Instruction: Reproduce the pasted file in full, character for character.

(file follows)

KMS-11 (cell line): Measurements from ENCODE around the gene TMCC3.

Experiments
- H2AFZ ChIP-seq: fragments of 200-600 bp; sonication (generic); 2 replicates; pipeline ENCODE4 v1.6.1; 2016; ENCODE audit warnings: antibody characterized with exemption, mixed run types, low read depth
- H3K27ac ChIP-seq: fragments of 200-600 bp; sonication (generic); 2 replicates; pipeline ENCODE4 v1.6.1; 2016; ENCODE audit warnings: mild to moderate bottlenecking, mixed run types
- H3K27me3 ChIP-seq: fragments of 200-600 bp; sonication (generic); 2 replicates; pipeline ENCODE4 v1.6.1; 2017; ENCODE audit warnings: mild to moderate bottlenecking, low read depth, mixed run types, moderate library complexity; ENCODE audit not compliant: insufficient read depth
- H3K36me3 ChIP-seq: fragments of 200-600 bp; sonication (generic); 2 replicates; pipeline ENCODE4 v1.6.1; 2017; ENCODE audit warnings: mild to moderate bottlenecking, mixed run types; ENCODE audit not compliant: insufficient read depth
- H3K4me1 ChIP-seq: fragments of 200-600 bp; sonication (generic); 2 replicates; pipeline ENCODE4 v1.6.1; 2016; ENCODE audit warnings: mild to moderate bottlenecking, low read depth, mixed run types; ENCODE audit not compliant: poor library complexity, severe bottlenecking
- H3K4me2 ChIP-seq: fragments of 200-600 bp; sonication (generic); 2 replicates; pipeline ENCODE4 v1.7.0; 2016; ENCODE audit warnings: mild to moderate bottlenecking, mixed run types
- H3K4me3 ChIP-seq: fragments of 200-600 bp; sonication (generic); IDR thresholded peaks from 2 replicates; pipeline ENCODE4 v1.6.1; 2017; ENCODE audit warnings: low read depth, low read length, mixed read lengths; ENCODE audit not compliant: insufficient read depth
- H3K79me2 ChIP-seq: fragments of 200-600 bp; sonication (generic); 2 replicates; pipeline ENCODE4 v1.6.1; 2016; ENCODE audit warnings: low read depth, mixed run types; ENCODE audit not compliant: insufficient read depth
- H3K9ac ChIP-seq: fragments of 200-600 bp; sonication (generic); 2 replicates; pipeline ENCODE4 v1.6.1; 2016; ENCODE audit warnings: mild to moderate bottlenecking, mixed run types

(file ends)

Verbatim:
KMS-11 (cell line): Measurements from ENCODE around the gene TMCC3.

Experiments
- H2AFZ ChIP-seq: fragments of 200-600 bp; sonication (generic); 2 replicates; pipeline ENCODE4 v1.6.1; 2016; ENCODE audit warnings: antibody characterized with exemption, mixed run types, low read depth
- H3K27ac ChIP-seq: fragments of 200-600 bp; sonication (generic); 2 replicates; pipeline ENCODE4 v1.6.1; 2016; ENCODE audit warnings: mild to moderate bottlenecking, mixed run types
- H3K27me3 ChIP-seq: fragments of 200-600 bp; sonication (generic); 2 replicates; pipeline ENCODE4 v1.6.1; 2017; ENCODE audit warnings: mild to moderate bottlenecking, low read depth, mixed run types, moderate library complexity; ENCODE audit not compliant: insufficient read depth
- H3K36me3 ChIP-seq: fragments of 200-600 bp; sonication (generic); 2 replicates; pipeline ENCODE4 v1.6.1; 2017; ENCODE audit warnings: mild to moderate bottlenecking, mixed run types; ENCODE audit not compliant: insufficient read depth
- H3K4me1 ChIP-seq: fragments of 200-600 bp; sonication (generic); 2 replicates; pipeline ENCODE4 v1.6.1; 2016; ENCODE audit warnings: mild to moderate bottlenecking, low read depth, mixed run types; ENCODE audit not compliant: poor library complexity, severe bottlenecking
- H3K4me2 ChIP-seq: fragments of 200-600 bp; sonication (generic); 2 replicates; pipeline ENCODE4 v1.7.0; 2016; ENCODE audit warnings: mild to moderate bottlenecking, mixed run types
- H3K4me3 ChIP-seq: fragments of 200-600 bp; sonication (generic); IDR thresholded peaks from 2 replicates; pipeline ENCODE4 v1.6.1; 2017; ENCODE audit warnings: low read depth, low read length, mixed read lengths; ENCODE audit not compliant: insufficient read depth
- H3K79me2 ChIP-seq: fragments of 200-600 bp; sonication (generic); 2 replicates; pipeline ENCODE4 v1.6.1; 2016; ENCODE audit warnings: low read depth, mixed run types; ENCODE audit not compliant: insufficient read depth
- H3K9ac ChIP-seq: fragments of 200-600 bp; sonication (generic); 2 replicates; pipeline ENCODE4 v1.6.1; 2016; ENCODE audit warnings: mild to moderate bottlenecking, mixed run types